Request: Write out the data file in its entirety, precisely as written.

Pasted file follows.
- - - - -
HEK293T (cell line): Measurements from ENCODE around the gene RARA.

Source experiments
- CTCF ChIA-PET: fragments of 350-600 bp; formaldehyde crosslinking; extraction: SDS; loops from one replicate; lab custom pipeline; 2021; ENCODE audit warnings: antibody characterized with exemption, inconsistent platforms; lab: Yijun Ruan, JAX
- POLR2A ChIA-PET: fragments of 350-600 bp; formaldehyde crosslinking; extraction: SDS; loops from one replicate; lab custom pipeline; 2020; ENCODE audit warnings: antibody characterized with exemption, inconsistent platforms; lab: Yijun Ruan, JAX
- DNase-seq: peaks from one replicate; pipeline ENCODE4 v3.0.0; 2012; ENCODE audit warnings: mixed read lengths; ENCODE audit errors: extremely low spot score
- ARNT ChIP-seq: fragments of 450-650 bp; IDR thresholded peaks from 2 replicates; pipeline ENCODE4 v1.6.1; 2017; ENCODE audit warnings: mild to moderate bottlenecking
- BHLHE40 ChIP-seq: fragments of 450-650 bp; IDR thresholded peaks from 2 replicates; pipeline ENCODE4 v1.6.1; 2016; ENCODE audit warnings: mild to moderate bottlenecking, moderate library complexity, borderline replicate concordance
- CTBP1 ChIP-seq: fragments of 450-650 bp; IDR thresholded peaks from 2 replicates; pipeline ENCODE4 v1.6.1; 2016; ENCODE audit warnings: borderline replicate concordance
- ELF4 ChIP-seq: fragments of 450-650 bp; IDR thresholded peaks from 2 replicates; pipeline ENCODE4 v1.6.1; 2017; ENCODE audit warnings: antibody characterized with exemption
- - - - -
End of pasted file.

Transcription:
HEK293T (cell line): Measurements from ENCODE around the gene RARA.

Source experiments
- CTCF ChIA-PET: fragments of 350-600 bp; formaldehyde crosslinking; extraction: SDS; loops from one replicate; lab custom pipeline; 2021; ENCODE audit warnings: antibody characterized with exemption, inconsistent platforms; lab: Yijun Ruan, JAX
- POLR2A ChIA-PET: fragments of 350-600 bp; formaldehyde crosslinking; extraction: SDS; loops from one replicate; lab custom pipeline; 2020; ENCODE audit warnings: antibody characterized with exemption, inconsistent platforms; lab: Yijun Ruan, JAX
- DNase-seq: peaks from one replicate; pipeline ENCODE4 v3.0.0; 2012; ENCODE audit warnings: mixed read lengths; ENCODE audit errors: extremely low spot score
- ARNT ChIP-seq: fragments of 450-650 bp; IDR thresholded peaks from 2 replicates; pipeline ENCODE4 v1.6.1; 2017; ENCODE audit warnings: mild to moderate bottlenecking
- BHLHE40 ChIP-seq: fragments of 450-650 bp; IDR thresholded peaks from 2 replicates; pipeline ENCODE4 v1.6.1; 2016; ENCODE audit warnings: mild to moderate bottlenecking, moderate library complexity, borderline replicate concordance
- CTBP1 ChIP-seq: fragments of 450-650 bp; IDR thresholded peaks from 2 replicates; pipeline ENCODE4 v1.6.1; 2016; ENCODE audit warnings: borderline replicate concordance
- ELF4 ChIP-seq: fragments of 450-650 bp; IDR thresholded peaks from 2 replicates; pipeline ENCODE4 v1.6.1; 2017; ENCODE audit warnings: antibody characterized with exemption